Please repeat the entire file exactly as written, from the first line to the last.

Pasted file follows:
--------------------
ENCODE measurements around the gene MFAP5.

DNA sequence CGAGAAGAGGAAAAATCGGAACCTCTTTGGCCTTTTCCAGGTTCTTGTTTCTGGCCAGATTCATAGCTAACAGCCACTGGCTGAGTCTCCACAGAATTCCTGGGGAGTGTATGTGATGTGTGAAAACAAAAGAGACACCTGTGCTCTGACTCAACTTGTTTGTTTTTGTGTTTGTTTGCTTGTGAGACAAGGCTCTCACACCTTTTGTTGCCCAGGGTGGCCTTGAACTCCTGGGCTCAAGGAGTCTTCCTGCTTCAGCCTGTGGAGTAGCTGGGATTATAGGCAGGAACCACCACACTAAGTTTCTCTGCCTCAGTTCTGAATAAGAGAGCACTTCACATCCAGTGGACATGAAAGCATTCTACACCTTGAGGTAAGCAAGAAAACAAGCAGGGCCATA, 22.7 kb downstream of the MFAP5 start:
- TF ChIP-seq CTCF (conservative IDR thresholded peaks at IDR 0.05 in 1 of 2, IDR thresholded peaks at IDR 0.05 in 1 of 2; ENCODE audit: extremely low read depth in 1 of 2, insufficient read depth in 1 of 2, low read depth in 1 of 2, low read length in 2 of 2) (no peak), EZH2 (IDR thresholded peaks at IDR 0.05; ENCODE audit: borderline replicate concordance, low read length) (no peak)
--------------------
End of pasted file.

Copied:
ENCODE measurements around the gene MFAP5.

DNA sequence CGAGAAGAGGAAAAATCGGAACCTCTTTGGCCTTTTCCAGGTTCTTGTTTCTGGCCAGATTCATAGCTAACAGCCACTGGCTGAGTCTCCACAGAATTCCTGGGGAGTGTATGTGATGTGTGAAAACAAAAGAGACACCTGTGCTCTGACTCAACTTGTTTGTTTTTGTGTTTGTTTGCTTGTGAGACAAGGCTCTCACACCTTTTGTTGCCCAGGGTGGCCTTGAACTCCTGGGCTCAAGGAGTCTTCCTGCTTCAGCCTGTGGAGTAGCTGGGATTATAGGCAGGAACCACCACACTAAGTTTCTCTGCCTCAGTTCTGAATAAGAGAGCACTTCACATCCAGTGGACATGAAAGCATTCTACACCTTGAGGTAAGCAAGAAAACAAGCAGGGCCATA, 22.7 kb downstream of the MFAP5 start:
- TF ChIP-seq CTCF (conservative IDR thresholded peaks at IDR 0.05 in 1 of 2, IDR thresholded peaks at IDR 0.05 in 1 of 2; ENCODE audit: extremely low read depth in 1 of 2, insufficient read depth in 1 of 2, low read depth in 1 of 2, low read length in 2 of 2) (no peak), EZH2 (IDR thresholded peaks at IDR 0.05; ENCODE audit: borderline replicate concordance, low read length) (no peak)